New Year's Resolutions: How They Came About And How To Keep Them

Date December 1, 2017

Many people make New Year’s resolutions, according to various polls. It’s hard to know exactly how many of us pledge to be our better selves in the coming year; The Guardian cites a YouGov survey conducted in December 2015, according to which about 63% of people make New Year’s resolutions.

LiveScience references a CBS News poll conducted in 2013, and it showed that 68% of Americans don’t make New Year’s resolutions. Anyway, the winter holiday season is the time when we reflect on our achievements in the past year and make plans for the new one.

The history of New Year’s resolutions started thousands of years ago. Ancient Babylonians vowed to give back borrowed objects and pay off debts at the start of the year. Ancient Romans started the new year by making sacrifices to Janus, a god of home and hearth, and vowing to remain conscientious.

New Year’s resolutions as we know them now date back to the 19th century. And even then it was clear that not many people managed to stick to them.

Merriam-Webster cites a satirical article from Walker’s Hibernian Magazine from 1802 which states that “the following personages have begun the year with a strong of resolutions, which they all solemnly pledged to keep” and continues with a list of unrealistic resolutions, "Statesmen have resolved to have no other object in view than the good of their country…the physicians have determined to follow nature in her operations, and to prescribe no more than is necessary, and to be very moderate in their fees."

Less than 10% of those who do make resolutions fail to keep them for longer than a few months, according to The Independent. But there are some methods that can help you fulfill the promises you’ve made to yourself at the start of the year.

Set realistic, achievable goals.

If your goal is to, say, lose 20 pounds, keep in mind that it won’t happen overnight. Take gradual steps; if you haven’t exercised much before, start with small sessions of light exercise and then move on to more intense workouts once exercising becomes a habit. Be patient; it’s the end result that matters, not the amount of time it takes you to achieve it.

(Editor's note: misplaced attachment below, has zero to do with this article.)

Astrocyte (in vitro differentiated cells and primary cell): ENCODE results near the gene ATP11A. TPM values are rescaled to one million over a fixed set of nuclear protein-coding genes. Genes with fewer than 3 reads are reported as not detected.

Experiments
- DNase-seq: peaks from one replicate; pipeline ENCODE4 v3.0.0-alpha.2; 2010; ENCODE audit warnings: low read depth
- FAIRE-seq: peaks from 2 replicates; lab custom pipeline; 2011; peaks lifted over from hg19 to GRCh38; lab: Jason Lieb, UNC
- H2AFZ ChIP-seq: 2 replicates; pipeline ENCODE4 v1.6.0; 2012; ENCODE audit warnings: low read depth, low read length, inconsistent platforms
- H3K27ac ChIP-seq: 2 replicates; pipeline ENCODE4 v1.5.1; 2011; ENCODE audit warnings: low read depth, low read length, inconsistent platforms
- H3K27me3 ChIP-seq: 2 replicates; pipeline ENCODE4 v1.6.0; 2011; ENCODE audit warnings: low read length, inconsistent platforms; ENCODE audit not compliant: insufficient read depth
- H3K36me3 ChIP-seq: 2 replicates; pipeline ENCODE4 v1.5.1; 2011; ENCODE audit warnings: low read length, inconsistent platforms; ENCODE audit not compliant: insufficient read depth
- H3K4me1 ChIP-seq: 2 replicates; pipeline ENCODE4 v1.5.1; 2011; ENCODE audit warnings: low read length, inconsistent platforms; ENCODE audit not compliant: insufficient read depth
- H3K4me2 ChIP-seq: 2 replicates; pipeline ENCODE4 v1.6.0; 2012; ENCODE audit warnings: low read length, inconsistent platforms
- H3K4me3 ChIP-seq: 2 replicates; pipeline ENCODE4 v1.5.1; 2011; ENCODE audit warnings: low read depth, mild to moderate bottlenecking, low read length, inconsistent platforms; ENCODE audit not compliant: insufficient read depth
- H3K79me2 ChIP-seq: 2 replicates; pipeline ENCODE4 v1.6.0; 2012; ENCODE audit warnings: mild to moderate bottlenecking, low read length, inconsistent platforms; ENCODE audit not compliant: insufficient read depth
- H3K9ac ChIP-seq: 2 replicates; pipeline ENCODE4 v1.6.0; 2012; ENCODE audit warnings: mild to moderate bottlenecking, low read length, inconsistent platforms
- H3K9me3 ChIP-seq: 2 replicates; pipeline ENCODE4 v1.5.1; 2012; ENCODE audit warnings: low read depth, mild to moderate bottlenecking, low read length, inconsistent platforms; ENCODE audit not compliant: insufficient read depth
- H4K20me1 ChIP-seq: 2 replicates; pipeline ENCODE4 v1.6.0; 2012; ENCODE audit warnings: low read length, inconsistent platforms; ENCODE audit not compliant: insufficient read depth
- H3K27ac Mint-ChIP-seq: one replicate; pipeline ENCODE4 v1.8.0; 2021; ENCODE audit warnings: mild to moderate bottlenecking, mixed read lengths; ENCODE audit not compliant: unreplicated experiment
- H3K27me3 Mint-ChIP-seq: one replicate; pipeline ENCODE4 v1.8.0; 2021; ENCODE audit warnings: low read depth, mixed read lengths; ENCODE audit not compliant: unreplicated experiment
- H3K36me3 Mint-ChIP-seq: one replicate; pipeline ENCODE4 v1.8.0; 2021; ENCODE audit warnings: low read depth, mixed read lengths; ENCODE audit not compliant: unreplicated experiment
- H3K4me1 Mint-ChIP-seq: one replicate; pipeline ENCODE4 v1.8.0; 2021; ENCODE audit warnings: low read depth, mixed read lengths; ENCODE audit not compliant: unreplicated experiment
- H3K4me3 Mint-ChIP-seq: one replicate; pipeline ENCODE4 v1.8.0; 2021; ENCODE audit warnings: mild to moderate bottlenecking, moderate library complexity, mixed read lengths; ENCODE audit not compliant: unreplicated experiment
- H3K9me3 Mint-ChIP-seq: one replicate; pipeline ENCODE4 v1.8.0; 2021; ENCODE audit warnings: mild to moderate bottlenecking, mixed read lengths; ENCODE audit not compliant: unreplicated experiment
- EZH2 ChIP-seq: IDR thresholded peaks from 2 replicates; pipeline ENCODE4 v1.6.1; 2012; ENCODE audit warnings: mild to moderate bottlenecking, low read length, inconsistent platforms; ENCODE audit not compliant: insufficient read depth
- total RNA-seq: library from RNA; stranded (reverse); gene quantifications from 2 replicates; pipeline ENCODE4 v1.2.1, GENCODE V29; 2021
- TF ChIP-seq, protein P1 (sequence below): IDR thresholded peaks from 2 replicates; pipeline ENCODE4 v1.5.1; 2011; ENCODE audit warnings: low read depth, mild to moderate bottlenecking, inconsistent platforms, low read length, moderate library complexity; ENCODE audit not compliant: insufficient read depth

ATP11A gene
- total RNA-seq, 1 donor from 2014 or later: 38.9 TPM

Write out concrete steps you need to take to reach your goal.

For example, if your resolution is a trip to a county you’ve always wanted to visit, calculate how much transportation and lodging are going to cost, make a map of places you want to see and decide how much you need to set aside from every paycheck to be able to travel to the destination on your next vacation.

Tackle one resolution at a time.

If you’ve made several resolutions, don’t try to get everything done at once. A more reasonable approach is to start with the easiest one, and then fulfill them one by one.

Share your resolution with someone.

Tell your friends or family about your resolution. They will keep the status of your resolution in check and encourage you to follow through on it. Or maybe some of them have made the same resolution, it would be fun to work on it together!

If you’re losing motivation, remind yourself why you made the resolution.

There may be setbacks on the path to your goal, but, as ancient Romans would’ve said, “nil desperandum”! If you’re starting to feel like giving up, think about what prompted you to make that resolution in the first place. There is a quote from “Scrubs” to keep in mind, "Nothing in this life worth having comes easy."

One more thing. You don’t have to wait until the New Year to make a change.

Source: The Guardian, The Independent, MyMoneyCoach, Merriam-Webster, LiveScience

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The advice provided in this article is for informational purposes only. Some of the suggestions presented in this article may be harmful to health or may be dangerous. The editorial board does not guarantee any results and does not bear any responsibility for harm or other consequences that may be caused by using the information provided in the article.